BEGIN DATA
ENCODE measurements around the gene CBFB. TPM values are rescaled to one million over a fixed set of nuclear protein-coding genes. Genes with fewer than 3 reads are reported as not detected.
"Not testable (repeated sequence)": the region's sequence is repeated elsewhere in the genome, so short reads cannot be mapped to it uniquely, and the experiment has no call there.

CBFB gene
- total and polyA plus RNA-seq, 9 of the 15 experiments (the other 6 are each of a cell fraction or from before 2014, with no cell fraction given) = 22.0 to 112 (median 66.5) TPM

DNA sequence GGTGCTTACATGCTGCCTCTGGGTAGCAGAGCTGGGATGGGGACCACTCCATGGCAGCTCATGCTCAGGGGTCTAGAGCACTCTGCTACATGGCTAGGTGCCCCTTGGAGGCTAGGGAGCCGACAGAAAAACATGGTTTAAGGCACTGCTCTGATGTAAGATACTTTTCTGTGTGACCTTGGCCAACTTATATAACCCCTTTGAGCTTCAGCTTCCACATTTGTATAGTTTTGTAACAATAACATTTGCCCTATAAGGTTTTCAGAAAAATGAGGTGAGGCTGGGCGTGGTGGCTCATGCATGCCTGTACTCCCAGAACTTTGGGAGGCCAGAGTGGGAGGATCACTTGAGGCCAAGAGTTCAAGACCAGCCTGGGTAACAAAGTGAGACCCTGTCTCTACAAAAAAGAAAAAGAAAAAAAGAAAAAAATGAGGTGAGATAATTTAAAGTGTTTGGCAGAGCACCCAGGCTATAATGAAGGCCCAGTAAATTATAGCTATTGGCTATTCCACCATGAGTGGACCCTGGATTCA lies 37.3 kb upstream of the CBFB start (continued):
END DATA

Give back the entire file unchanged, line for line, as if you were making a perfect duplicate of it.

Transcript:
ENCODE measurements around the gene CBFB. TPM values are rescaled to one million over a fixed set of nuclear protein-coding genes. Genes with fewer than 3 reads are reported as not detected.
"Not testable (repeated sequence)": the region's sequence is repeated elsewhere in the genome, so short reads cannot be mapped to it uniquely, and the experiment has no call there.

CBFB gene
- total and polyA plus RNA-seq, 9 of the 15 experiments (the other 6 are each of a cell fraction or from before 2014, with no cell fraction given) = 22.0 to 112 (median 66.5) TPM

DNA sequence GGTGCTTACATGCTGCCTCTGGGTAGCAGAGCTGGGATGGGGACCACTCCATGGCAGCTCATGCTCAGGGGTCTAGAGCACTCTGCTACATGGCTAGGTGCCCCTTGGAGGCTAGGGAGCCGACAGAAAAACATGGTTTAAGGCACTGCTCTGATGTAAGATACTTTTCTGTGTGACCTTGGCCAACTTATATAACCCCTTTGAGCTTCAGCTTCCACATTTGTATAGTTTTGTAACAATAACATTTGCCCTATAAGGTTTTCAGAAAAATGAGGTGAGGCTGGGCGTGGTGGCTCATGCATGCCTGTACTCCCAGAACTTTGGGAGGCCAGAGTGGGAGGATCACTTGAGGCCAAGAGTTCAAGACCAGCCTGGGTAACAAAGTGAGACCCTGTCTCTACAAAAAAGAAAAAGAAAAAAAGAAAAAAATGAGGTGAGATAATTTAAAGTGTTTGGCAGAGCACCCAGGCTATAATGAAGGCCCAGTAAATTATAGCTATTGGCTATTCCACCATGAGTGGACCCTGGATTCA lies 37.3 kb upstream of the CBFB start (continued):